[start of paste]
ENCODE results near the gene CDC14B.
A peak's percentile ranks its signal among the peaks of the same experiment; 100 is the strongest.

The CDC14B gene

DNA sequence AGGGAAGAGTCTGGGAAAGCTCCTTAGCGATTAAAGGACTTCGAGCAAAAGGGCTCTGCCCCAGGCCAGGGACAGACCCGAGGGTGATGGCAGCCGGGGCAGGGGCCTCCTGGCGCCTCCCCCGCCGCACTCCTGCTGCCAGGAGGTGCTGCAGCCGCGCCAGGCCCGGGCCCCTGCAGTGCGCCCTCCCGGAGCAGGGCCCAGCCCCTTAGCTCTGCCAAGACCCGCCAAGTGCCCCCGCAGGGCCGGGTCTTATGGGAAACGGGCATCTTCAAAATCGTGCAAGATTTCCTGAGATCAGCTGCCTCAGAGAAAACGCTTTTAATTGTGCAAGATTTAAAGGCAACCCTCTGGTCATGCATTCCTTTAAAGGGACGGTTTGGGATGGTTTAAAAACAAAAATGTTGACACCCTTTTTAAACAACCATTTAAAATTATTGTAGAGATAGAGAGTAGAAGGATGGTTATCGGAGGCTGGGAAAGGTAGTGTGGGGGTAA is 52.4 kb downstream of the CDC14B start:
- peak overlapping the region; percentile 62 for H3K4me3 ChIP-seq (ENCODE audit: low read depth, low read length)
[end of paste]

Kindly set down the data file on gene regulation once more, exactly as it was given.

ENCODE results near the gene CDC14B.
A peak's percentile ranks its signal among the peaks of the same experiment; 100 is the strongest.

The CDC14B gene

DNA sequence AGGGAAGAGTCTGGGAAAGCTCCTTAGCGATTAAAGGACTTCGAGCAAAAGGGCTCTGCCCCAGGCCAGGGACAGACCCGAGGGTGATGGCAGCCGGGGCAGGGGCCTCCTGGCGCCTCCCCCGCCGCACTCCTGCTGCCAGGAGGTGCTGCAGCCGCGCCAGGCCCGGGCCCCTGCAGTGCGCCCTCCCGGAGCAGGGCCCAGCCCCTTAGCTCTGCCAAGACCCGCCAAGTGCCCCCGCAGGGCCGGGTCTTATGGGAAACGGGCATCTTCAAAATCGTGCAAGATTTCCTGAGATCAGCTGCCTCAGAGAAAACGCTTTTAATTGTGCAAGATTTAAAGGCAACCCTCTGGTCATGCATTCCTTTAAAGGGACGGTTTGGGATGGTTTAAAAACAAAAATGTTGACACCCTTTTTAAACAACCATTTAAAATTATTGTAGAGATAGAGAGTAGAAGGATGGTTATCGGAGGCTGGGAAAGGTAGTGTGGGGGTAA is 52.4 kb downstream of the CDC14B start:
- peak overlapping the region; percentile 62 for H3K4me3 ChIP-seq (ENCODE audit: low read depth, low read length)